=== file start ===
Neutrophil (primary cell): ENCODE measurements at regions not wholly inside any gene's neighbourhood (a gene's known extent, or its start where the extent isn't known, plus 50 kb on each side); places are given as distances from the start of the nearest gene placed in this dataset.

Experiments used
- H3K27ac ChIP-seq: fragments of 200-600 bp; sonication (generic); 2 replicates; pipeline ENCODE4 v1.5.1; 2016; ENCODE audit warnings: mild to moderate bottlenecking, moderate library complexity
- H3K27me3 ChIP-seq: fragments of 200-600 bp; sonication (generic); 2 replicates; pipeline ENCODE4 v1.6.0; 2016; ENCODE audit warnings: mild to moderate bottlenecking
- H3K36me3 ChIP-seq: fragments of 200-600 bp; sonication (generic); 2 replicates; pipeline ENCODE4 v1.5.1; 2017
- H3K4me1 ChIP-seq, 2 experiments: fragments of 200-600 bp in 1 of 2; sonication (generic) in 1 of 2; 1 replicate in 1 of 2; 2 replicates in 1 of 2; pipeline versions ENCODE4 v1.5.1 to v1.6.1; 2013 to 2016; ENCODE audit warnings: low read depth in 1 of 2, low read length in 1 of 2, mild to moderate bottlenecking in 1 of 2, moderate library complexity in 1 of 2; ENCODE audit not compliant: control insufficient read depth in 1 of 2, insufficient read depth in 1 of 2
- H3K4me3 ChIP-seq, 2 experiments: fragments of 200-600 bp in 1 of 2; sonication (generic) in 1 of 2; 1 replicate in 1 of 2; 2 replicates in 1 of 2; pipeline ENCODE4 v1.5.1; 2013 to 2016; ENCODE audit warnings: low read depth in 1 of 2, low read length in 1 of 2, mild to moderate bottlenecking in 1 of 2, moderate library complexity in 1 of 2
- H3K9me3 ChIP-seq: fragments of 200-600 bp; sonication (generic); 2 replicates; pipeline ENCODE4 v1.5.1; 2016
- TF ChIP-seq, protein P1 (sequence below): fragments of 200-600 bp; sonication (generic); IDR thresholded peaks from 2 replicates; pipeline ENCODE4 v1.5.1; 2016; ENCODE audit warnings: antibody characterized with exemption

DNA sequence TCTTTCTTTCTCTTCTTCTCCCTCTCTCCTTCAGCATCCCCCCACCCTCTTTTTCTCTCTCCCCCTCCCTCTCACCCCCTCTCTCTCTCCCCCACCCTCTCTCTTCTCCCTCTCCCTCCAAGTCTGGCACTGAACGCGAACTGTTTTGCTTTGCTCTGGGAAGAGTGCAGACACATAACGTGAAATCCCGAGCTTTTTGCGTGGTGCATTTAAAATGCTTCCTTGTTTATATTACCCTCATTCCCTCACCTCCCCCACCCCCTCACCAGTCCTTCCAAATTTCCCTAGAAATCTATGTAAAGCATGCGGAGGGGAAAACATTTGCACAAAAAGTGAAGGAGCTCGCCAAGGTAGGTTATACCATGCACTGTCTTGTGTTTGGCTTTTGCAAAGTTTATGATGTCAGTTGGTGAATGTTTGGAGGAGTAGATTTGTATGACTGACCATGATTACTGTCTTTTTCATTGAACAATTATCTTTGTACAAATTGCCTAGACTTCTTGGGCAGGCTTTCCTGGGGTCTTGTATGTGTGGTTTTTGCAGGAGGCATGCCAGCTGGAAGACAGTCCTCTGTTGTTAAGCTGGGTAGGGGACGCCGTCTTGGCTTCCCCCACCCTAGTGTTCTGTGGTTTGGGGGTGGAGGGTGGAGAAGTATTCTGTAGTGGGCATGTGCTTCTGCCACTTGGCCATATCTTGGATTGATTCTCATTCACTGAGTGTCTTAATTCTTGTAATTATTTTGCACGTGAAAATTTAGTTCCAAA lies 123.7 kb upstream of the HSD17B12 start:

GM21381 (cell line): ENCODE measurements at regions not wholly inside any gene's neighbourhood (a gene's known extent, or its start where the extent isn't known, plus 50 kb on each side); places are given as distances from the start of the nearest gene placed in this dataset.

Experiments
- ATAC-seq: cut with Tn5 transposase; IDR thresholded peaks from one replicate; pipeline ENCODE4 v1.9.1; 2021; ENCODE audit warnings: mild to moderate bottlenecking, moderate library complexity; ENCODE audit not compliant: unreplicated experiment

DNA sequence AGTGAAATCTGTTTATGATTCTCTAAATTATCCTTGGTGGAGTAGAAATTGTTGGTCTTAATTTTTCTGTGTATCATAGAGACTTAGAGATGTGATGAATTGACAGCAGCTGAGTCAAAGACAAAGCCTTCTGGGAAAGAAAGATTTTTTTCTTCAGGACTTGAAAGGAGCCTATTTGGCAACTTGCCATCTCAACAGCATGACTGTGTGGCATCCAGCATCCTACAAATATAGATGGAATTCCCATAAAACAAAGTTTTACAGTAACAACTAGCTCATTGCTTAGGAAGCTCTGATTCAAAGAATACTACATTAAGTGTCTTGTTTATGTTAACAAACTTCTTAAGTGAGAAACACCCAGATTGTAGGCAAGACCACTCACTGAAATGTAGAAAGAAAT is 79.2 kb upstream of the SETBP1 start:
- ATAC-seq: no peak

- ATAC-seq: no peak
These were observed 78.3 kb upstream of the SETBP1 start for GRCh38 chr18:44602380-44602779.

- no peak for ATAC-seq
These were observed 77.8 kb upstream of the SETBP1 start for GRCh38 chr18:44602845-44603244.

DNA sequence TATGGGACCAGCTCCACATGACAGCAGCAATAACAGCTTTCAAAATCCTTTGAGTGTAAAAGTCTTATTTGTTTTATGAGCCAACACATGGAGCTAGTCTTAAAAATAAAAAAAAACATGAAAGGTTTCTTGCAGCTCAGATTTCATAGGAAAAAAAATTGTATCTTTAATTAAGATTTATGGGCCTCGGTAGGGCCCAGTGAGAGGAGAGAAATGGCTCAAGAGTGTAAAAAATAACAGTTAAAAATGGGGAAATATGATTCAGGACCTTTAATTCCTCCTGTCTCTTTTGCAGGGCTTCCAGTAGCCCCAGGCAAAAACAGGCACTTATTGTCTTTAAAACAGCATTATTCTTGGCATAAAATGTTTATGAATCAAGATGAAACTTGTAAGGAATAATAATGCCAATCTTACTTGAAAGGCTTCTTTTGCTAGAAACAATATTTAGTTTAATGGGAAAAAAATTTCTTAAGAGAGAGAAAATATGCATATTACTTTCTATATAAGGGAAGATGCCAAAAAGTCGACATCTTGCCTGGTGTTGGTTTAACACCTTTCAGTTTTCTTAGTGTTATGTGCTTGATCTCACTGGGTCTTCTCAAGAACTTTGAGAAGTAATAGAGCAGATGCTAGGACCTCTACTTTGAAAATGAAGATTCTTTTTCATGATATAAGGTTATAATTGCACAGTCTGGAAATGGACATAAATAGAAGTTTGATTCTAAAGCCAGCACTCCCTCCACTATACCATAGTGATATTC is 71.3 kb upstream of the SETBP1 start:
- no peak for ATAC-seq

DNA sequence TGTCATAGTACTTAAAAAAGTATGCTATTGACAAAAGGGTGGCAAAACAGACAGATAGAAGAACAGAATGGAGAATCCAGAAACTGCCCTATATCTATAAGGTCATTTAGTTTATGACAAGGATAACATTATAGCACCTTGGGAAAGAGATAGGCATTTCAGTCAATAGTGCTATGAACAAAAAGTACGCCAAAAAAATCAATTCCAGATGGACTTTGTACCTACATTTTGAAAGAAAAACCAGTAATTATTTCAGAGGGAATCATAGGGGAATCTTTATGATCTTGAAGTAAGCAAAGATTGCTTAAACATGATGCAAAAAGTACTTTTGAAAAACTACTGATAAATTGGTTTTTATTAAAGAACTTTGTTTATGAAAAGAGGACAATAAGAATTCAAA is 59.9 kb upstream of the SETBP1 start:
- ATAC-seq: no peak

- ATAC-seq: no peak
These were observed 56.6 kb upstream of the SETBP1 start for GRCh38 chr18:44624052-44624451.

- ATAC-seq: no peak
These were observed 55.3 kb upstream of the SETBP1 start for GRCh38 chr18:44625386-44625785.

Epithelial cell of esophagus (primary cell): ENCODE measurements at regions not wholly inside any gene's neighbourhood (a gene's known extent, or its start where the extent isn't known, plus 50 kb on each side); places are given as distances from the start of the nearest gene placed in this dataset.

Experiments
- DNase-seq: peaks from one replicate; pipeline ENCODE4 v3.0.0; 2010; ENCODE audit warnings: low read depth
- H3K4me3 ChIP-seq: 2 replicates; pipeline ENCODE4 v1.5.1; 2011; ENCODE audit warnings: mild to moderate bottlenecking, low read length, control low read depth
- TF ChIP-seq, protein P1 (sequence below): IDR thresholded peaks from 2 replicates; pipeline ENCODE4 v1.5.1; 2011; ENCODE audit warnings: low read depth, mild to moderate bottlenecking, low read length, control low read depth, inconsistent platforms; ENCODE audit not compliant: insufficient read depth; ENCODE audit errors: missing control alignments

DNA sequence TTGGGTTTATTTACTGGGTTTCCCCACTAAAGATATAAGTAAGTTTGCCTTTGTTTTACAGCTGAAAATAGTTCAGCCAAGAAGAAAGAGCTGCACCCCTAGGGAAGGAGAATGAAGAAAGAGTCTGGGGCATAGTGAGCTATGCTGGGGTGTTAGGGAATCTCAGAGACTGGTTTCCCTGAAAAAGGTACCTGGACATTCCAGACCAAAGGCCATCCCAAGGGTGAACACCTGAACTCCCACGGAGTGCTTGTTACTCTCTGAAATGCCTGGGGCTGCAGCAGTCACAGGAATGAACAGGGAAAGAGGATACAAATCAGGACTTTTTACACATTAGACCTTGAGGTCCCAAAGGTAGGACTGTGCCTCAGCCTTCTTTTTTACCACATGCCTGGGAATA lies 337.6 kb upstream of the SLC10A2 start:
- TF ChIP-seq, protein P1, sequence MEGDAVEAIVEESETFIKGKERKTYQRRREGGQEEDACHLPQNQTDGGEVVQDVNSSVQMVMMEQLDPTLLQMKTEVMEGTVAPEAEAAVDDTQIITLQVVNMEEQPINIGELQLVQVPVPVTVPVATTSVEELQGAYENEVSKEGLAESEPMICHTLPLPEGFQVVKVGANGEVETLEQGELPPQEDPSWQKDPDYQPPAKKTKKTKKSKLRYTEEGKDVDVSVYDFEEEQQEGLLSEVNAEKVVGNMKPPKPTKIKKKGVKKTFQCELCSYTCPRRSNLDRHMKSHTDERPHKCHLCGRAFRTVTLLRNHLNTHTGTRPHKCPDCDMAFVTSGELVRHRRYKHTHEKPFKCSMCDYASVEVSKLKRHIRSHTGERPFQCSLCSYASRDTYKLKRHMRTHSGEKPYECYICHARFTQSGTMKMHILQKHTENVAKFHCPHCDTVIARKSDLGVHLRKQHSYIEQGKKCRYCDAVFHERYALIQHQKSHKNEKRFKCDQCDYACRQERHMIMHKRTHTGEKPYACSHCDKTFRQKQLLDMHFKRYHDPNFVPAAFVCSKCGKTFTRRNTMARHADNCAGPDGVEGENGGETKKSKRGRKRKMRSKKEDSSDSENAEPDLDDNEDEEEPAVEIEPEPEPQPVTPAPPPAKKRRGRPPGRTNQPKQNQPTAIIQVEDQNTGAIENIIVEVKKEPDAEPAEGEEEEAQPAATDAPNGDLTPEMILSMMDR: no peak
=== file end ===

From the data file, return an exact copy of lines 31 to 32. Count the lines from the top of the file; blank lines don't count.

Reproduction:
- H3K4me3 ChIP-seq: 2 replicates; pipeline ENCODE4 v1.5.1; 2011; ENCODE audit warnings: mild to moderate bottlenecking, low read length, control low read depth
- TF ChIP-seq, protein P1 (sequence below): IDR thresholded peaks from 2 replicates; pipeline ENCODE4 v1.5.1; 2011; ENCODE audit warnings: low read depth, mild to moderate bottlenecking, low read length, control low read depth, inconsistent platforms; ENCODE audit not compliant: insufficient read depth; ENCODE audit errors: missing control alignments